Anthony McCall, Serpentine Gallery, London
Blinded by the light, deafened by the children
Sunday 09 December 2007
I hate to sound like Ebenezer Scrooge what with Christmas coming on, but do people really have to have children? And if so, must they take them to art galleries? I ask this having just been to Anthony McCall's exhibition at the Serpentine, a customarily interesting show made unwatchable by the whoopings of the Little Ones. God bless 'em, one and all.
One of the things that makes seeing McCall's work compelling is that we Brits so seldom get the chance to. Born here, McCall moved to New York in 1973 and has lived abroad since. With his algebraic rigour and interest in film, McCall has been more popular in France than here. Which makes the Serpentine's show - his first major one-man exhibition in London - both important and annoying.
Like all art, McCall's is interactive; which is to say that we have to finish it for him by looking at his works or moving around them or bringing our own experience to them. In 1973, McCall made the first of his so-called "solid light" installations, essentially projected beams describing solid forms - planes, cones - in darkened rooms. If this sounds vaguely like a description of going to the cinema, then so it should.
McCall is in love with the drama of projection, though with its normal outcome - a story told on a screen - left out of the equation. At one end of works such as Turning Under and You and I, Horizontal III is a projector, at the other the shape described by the light projected: a curve, maybe, or horizontal or vertical axes or a circle, morphing in glacially slow motion. In between the projector and the wall is the space McCall has made his own, occupied by a trompe l'oeil solid made of insubstantial light.
There is wonder in all this, and it comes from all sorts of places. McCall's love of the cinema is obvious and infectious. This show includes a handful of his early films - self-consciously avant-garde 1970s shorts in which actors bury earth in boxes or walk across ploughed fields holding sheets. There's the same apocalyptic feel to these films as there is in early Tarkovsky. This carries over into McCall's first (and most famous) solid light installation, Line Describing a Cone (1973) - a huge 16mm film projector whose beam slowly spells out a circle of light on the gallery wall and, in between, the cone-shaped beam that defines it. McCall's projector, running by itself, has the air of an infernal machine. It is both a maker of films and the star of its own movie, a cinematic version of Kubrick's Hal. Being alone with it in the Serpentine's East Gallery would be worrying.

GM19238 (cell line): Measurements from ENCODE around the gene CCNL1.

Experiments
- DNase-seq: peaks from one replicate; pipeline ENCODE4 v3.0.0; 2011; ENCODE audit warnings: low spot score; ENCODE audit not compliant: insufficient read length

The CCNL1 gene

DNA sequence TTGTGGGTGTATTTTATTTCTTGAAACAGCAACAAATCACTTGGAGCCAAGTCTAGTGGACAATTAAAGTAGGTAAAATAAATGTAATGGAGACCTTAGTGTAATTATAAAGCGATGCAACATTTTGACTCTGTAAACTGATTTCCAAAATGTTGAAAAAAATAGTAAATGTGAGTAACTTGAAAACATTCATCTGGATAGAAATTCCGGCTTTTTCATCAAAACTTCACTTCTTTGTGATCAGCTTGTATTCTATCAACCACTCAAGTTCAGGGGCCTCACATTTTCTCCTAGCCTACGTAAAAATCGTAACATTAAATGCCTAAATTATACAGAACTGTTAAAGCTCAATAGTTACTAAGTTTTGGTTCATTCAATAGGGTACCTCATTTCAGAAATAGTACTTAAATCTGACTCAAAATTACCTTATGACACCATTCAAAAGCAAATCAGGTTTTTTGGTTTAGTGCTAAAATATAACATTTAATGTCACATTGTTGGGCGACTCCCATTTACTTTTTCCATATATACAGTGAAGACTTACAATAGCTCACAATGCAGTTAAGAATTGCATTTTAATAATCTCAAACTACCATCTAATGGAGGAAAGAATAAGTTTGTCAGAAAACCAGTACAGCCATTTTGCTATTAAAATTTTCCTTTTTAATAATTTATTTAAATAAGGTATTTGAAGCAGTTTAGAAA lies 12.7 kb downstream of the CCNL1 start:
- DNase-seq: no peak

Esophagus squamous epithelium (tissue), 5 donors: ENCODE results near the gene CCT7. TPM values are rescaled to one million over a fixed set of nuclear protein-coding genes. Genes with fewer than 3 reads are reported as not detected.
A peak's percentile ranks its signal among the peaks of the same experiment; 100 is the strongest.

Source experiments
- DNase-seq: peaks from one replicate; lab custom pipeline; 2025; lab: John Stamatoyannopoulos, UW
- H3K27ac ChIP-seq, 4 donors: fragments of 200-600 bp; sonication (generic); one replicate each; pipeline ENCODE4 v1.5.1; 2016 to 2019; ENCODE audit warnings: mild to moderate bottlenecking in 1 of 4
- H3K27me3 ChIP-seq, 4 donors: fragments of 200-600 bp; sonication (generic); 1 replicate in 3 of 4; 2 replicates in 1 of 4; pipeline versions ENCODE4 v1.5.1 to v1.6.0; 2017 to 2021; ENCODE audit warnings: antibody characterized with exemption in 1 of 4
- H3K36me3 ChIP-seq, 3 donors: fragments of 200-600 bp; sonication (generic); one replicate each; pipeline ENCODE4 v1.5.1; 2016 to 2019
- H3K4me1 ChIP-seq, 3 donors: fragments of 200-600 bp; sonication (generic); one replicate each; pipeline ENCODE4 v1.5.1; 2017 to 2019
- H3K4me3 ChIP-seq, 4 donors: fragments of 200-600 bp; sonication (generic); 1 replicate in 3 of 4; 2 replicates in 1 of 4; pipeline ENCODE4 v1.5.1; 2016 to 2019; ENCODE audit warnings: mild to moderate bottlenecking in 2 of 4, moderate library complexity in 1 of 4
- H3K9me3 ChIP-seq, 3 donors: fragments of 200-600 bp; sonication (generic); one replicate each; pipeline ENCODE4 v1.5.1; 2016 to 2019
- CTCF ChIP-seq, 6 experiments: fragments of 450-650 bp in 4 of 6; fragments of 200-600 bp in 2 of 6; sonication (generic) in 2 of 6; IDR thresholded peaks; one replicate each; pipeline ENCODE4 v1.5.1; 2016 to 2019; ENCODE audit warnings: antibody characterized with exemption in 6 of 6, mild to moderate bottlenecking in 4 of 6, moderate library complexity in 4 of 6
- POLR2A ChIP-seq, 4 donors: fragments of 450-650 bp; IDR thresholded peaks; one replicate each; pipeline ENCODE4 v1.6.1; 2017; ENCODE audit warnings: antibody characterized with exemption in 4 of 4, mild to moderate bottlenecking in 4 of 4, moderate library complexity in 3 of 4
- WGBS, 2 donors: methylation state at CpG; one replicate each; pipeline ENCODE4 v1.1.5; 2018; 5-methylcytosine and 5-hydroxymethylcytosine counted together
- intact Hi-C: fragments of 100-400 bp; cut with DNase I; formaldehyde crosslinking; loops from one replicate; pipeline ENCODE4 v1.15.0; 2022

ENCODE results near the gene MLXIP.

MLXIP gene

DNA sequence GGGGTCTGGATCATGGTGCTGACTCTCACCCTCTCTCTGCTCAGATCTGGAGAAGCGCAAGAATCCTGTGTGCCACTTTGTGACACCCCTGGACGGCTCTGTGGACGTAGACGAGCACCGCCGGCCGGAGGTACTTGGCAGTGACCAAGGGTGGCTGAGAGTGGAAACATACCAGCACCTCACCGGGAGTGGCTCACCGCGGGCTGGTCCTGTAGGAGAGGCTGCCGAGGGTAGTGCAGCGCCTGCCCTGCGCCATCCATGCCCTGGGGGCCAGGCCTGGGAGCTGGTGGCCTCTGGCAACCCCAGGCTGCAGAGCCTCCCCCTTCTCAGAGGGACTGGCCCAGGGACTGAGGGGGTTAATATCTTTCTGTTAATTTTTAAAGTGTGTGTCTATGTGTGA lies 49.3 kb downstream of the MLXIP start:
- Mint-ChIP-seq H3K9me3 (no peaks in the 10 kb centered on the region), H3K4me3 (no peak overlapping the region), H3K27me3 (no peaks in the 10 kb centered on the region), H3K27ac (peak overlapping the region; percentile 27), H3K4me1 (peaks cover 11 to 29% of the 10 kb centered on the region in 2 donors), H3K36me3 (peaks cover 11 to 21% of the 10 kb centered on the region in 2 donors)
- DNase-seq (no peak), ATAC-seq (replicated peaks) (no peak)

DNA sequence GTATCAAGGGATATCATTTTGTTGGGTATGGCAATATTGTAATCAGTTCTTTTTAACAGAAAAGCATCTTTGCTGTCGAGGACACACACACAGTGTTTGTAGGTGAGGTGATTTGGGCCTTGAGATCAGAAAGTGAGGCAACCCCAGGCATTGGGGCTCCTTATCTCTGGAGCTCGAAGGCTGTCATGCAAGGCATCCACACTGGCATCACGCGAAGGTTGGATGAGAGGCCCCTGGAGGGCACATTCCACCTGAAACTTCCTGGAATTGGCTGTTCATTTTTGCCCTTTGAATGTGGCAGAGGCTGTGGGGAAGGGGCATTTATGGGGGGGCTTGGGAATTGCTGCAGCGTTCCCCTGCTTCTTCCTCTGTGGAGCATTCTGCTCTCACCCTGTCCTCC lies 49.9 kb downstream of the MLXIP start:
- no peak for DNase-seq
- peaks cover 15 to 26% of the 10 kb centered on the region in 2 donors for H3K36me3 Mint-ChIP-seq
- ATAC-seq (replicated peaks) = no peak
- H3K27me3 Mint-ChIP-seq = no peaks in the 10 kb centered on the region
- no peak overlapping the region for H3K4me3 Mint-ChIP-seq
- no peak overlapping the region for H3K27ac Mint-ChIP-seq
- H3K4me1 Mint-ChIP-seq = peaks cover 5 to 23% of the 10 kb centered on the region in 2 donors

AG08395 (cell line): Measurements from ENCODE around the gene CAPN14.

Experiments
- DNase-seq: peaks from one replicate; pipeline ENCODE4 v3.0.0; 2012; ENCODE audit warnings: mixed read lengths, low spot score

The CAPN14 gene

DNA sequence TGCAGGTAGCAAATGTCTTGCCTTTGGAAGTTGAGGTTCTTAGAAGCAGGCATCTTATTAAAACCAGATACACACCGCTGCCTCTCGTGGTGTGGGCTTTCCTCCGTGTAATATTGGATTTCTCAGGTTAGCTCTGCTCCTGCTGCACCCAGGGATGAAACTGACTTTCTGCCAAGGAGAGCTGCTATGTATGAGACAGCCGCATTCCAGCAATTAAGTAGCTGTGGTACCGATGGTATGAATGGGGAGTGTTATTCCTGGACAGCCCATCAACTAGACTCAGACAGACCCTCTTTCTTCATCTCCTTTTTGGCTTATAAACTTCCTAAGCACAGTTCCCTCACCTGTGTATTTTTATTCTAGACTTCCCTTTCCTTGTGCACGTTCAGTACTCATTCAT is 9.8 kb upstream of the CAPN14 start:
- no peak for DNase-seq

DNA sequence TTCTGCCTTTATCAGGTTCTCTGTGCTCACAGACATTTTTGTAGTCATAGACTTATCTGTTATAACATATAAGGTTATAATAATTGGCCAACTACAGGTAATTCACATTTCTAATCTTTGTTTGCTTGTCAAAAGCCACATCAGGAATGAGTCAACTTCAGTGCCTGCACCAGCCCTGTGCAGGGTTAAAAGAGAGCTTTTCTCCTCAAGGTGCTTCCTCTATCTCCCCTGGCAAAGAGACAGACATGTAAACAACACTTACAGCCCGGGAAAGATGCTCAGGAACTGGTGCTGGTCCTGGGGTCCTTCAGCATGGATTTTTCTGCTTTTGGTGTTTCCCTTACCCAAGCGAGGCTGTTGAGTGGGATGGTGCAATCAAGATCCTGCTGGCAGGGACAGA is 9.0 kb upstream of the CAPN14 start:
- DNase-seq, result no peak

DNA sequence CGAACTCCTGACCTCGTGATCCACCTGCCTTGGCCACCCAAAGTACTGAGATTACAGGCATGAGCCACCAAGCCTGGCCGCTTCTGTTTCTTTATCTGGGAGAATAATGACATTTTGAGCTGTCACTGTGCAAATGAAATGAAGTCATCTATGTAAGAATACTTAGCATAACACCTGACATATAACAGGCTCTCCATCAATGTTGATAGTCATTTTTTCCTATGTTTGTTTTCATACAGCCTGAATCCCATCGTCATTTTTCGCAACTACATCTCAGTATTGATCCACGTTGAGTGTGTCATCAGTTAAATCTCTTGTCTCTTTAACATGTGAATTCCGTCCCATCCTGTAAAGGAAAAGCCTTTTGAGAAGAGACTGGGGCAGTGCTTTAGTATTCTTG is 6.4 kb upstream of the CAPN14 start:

Except that the chances of your doing so are small. McCall's installations work on various levels, and it is on the cusps between these that their cleverness lies. Questions such as where his art takes place - in the projector, on the wall or in the bandstanding bit in between - sound like intellectual navel-gazing, but you do really find yourself asking them. Equally, there's a sense that the word "cinema" means two things to McCall - both a collective term for movies, and the room or building in which they are shown. It's as though Turning Under runs these two things together, making a 30-minute film noir out of the distilled essence of watching film noir: black and white, Expressionist silhouette, the horror and joy of being in darkness pierced by light.
Somewhere in all of this is a nostalgia for cinemas gone by, perhaps for childhood. On the simplest level, McCall's installations work because, like sophisticated fairground mirrors, they defy the senses. Where the laughter of little children would add to the House of Mirrors experience, hearing wee Djuna shriek "Again! Again!", again and again, does not do much for your enjoyment of McCall.
I don't want to disappear up my own arts here, but these works are cinematic, and part of the experience of cinema is silence. Children wouldn't be allowed to run around screaming in Double Indemnity, so why should they be during Line Describing a Cone? Both are about time, resolution and outcome, about patience. It can't be beyond the Serpentine to run a crèche, or to do adults-only McCall days. I know Our Lord suffered little children to come unto Him, but there are limits.
Serpentine Gallery, London W2 (020 7402 6075) to 3 February 2008
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